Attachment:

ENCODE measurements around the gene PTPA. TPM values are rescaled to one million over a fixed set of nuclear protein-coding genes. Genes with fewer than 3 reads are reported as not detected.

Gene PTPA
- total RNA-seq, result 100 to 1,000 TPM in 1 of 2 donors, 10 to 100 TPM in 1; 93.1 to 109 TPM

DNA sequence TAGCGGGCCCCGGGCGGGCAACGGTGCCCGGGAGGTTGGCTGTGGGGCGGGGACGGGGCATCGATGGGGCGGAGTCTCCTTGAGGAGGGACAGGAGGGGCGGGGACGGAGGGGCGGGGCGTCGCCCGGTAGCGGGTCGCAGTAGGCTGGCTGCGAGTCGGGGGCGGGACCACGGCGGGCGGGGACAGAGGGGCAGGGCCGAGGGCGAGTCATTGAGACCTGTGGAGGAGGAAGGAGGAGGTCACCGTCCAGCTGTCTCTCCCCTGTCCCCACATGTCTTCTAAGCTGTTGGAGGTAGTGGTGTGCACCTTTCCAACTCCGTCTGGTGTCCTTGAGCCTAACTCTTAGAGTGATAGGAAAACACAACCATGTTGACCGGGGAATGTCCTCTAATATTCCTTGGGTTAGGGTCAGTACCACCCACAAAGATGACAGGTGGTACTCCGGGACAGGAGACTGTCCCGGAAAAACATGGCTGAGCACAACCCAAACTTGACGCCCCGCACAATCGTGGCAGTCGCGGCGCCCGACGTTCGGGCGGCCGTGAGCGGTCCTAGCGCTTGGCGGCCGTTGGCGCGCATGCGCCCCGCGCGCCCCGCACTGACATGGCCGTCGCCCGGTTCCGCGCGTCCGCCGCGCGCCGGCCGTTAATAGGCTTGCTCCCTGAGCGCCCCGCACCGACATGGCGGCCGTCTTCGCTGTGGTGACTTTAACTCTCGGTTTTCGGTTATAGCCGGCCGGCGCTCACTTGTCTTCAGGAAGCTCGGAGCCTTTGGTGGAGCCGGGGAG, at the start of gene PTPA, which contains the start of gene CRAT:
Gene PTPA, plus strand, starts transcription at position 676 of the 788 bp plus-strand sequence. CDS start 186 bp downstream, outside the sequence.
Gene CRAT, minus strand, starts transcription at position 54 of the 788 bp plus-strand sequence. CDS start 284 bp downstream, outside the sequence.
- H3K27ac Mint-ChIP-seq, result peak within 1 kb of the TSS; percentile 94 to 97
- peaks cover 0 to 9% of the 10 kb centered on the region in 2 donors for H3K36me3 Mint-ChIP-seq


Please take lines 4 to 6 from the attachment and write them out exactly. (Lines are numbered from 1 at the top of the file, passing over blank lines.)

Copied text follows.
DNA sequence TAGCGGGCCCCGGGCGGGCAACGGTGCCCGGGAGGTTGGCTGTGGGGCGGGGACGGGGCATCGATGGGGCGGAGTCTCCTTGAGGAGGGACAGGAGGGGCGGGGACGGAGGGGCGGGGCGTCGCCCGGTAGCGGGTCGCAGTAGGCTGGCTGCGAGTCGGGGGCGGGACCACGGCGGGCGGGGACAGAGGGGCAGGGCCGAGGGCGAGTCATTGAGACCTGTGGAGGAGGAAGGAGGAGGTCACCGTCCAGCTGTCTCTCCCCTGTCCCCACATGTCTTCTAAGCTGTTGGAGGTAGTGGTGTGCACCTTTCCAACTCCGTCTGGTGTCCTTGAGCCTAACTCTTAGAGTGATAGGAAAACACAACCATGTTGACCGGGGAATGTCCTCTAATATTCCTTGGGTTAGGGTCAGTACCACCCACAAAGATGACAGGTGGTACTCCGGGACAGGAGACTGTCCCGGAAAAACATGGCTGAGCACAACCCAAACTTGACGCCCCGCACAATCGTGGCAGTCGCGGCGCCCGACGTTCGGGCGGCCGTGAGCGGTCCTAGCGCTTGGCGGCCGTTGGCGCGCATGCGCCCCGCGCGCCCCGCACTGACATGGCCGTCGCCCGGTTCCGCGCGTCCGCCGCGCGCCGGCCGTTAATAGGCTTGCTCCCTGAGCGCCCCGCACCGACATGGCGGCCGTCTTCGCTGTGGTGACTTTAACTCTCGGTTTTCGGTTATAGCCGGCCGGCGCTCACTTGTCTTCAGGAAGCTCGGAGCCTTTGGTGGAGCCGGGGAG, at the start of gene PTPA, which contains the start of gene CRAT:
Gene PTPA, plus strand, starts transcription at position 676 of the 788 bp plus-strand sequence. CDS start 186 bp downstream, outside the sequence.
Gene CRAT, minus strand, starts transcription at position 54 of the 788 bp plus-strand sequence. CDS start 284 bp downstream, outside the sequence.